Drink Your Fruit
“We wanted our soda not only to be a delicious and innovative drink but also a distillation of fruits and botanicals native to the Fruit Belt, a place we know and love.”
Snow is gently falling but we’re cozy on the enclosed porch of the white frame home in downtown Sawyer, Michigan, which serves as the corporate office (wink wink) of Fruitbelt Soda. And though the season might call for something hot, I’m happy when Michele Gazzolo pops open bottles of Sour Cherry Zing and Tart Apple Dream, the first two Fruitbelt Soda drinks she and her partners created.
As I take a sip, enjoying the crisp fruit taste unsullied by too much sweetness, Gazzolo, CEO of the company, talks about how she decided to go beyond making pies and jams from the bounteous and lush orchards of Southwest Michigan. She and partners Beth Denton and Will Noll opted instead to focus on producing fruit-based soda pops using only natural ingredients. The first stock of their sodas will be available to the public later this winter.
“We wanted our soda not only to be a delicious and innovative drink, but also a distillation of fruits and botanicals native to the Fruit Belt, a place we know and love,” says Gazzolo. “I thought, ‘How hard can that be?’”
Listening to Gazzolo talk about all they went through to get to this point, it’s apparent that a lot of perseverance and effort were required. There’s a reason why the majority of soda pops are sugary and chemical-laden—they’re much easier to manufacture. Bottling the essence of fruit requires so much more.
Denton, Fruitbelt’s “soda muse” and master blender, worked on developing recipes using sparkling water, fruit juices and natural sweeteners such as honey and monk fruit juice concentrate to produce a drink that would be tasty, refreshing and shelf stable while meeting strict manufacturing guidelines.
Their fruit comes from such local orchards as Tree-mendus Fruit Farm in Eau Claire, Michigan, which supplied the 25 heirloom varietals used in making Tart Apple Dream. The tart cherry concentrate comes from King Orchards in northern Michigan. Denton layered pressed apple juice with extracts of lime and caraway for their Tart Apple Dream. Pressed ginger root puts the zing in their Sour Cherry. Their trademark “extract of native botanicals” was created by Brooklyn-based Shoots & Roots, and was brought to life by Bittercube, a Wisconsin bitters maker.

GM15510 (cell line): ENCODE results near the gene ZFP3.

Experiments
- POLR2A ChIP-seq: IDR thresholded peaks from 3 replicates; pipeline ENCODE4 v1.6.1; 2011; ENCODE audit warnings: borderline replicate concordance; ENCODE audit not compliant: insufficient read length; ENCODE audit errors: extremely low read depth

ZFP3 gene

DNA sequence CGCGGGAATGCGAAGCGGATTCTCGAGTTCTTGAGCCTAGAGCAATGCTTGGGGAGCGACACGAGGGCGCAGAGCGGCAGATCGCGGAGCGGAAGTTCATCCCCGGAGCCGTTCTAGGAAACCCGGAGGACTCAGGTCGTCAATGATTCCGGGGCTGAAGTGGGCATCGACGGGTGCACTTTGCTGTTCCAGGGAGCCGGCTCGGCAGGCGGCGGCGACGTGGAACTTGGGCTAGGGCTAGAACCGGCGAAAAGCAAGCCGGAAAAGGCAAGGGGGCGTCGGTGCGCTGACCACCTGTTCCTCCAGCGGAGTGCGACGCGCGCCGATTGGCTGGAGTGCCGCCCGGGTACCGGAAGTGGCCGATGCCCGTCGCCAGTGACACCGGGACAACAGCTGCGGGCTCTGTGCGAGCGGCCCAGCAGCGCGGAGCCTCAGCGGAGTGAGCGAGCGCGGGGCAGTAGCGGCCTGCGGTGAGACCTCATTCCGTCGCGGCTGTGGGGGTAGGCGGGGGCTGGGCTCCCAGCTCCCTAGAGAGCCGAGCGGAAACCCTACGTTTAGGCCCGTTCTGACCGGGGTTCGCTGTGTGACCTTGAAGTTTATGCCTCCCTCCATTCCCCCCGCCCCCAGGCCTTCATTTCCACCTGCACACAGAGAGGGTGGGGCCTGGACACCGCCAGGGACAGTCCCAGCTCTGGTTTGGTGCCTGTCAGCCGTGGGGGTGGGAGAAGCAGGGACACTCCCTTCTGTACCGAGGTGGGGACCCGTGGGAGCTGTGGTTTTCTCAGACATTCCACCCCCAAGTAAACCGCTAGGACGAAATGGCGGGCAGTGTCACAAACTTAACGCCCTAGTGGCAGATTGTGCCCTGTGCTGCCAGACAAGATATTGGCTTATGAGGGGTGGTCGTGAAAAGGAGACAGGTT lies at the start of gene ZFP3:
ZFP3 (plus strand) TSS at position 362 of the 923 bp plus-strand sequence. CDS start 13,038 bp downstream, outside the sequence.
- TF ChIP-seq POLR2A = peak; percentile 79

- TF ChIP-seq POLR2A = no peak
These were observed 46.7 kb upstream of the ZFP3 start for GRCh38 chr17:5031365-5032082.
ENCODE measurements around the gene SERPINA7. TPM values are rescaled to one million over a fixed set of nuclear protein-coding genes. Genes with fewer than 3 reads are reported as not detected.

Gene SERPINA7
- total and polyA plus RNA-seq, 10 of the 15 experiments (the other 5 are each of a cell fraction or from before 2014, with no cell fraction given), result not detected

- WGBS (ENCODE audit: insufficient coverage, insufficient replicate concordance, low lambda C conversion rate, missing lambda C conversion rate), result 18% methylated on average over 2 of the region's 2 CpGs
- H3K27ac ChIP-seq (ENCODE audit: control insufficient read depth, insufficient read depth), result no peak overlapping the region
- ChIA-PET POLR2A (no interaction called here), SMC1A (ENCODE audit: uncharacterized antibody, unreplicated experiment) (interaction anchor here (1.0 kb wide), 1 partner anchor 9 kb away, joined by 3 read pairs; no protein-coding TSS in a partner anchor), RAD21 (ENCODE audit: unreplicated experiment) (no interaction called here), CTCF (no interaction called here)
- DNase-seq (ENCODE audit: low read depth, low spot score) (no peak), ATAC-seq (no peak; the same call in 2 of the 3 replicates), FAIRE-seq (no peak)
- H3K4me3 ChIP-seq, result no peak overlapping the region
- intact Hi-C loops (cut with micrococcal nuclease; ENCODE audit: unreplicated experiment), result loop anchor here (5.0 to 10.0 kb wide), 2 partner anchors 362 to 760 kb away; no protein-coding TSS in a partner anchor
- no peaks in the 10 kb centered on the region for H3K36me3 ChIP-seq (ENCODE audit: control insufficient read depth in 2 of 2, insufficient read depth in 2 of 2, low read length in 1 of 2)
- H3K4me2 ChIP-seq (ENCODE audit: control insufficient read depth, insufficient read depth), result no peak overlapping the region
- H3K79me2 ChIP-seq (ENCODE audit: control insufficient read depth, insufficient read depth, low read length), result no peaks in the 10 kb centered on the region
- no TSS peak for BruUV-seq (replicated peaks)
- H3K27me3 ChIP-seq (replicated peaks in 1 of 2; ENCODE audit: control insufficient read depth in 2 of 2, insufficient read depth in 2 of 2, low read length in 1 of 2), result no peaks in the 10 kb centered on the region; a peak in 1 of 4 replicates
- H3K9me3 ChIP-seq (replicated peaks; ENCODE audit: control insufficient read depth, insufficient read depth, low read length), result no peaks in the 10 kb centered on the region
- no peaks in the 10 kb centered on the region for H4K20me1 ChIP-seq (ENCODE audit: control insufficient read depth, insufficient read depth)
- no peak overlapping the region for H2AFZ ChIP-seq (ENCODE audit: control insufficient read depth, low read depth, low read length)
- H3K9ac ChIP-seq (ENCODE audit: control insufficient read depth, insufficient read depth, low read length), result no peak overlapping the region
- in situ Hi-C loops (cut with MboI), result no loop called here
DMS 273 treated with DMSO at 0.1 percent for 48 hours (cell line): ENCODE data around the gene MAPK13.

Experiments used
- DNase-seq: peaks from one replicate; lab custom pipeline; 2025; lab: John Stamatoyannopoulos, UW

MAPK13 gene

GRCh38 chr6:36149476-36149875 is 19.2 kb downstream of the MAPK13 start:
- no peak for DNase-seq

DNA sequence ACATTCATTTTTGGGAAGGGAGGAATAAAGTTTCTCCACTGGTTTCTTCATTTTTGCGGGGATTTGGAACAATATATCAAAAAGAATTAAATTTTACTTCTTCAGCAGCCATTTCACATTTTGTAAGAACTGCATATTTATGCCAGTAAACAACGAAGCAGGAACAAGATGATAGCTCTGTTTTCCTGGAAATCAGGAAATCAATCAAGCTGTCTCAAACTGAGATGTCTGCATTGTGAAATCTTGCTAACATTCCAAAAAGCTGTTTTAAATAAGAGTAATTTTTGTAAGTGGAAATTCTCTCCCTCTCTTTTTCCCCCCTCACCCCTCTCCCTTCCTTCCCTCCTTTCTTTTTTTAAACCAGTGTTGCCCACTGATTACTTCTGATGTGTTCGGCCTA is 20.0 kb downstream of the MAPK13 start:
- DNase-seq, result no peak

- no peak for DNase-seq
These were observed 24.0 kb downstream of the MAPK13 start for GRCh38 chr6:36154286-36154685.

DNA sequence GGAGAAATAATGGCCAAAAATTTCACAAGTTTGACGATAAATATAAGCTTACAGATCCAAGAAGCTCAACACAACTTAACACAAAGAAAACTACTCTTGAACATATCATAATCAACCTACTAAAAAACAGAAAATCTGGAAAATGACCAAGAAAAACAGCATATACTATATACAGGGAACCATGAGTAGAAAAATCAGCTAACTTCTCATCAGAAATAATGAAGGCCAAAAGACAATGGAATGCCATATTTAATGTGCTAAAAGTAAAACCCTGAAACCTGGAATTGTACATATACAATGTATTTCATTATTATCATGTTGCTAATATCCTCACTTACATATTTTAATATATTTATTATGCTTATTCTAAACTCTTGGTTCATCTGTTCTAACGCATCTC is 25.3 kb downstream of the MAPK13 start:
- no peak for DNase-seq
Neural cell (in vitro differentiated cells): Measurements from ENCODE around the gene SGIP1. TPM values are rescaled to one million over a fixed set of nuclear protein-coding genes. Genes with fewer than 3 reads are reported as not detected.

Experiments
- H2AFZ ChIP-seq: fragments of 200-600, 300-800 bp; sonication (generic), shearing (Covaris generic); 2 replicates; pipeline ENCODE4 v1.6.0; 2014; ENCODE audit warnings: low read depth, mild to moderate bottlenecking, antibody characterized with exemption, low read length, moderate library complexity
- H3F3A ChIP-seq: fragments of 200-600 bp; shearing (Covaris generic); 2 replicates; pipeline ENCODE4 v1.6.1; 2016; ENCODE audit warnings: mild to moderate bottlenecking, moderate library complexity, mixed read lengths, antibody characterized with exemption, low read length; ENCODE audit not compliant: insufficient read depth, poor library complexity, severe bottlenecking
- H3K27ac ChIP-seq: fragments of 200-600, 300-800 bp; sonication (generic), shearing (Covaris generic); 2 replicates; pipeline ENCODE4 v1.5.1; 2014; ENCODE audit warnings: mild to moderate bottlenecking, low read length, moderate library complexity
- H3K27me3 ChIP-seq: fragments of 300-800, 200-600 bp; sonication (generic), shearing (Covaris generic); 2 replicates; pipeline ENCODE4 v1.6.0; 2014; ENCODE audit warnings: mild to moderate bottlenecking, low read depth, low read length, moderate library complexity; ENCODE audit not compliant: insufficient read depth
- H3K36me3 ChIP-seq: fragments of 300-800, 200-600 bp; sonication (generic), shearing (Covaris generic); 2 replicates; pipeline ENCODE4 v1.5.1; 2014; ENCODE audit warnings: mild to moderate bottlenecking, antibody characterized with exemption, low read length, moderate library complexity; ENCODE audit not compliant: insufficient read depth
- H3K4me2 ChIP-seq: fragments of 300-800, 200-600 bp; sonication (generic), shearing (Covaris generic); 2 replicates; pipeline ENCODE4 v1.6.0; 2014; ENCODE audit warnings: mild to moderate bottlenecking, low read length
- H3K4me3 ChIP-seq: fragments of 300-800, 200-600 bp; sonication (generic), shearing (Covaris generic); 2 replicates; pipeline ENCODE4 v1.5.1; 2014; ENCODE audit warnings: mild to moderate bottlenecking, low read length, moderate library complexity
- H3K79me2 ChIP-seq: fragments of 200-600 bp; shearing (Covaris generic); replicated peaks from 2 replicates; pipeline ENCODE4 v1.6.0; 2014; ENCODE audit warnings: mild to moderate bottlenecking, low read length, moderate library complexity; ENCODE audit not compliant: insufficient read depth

“The botanicals lend a complexity to the taste and aroma and round out the flavor of the drink,” says Denton.
Originally, the trio wanted their sodas bottled locally. But it turned out their drinks required a specific manufacturing process to preserve their authentic flavor, avoid fermentation and introduce carbonation. After extensive research, they found a bottling facility in Pennsylvania with cutting-edge pasteurization techniques as well as the necessary equipment and certification to bottle the soda on site, using cold-sterilization to preserve the fruit’s fresh taste.
To raise money for their project, the trio turned to LocalStake, a crowd-lending platform where people can purchase shares in the company for $500 or more.
Because they’re located near Journeyman in Three Oaks, Michigan, and because networking with other local food producers is so much a part of their philosophy, Gazzolo, Denton and Noll pair their sodas with the distillery’s organic spirits (see some fun web-exclusive holiday recipes here).
“Our Sour Cherry Zing is really terrific with Journeyman’s Red Arrow Vodka, and the Tart Apple Dream is great with their rye whiskey,” says Gazzolo.
The Fruitbelt team is working on other recipes using such fruits as wild blueberries, red currants, cranberries, saskatoons (a sweet and nutty-tasting berry) and the plethora of Concord grapes that grow in Southwest Michigan.
“We are so thrilled,” says Gazzolo, “that it is all finally coming together.”
For updates on Fruitbelt Soda and where to buy it, follow Fruitbelt on Facebook.
Click here for more about Fruitbelt, including recipes and food pairing suggestions!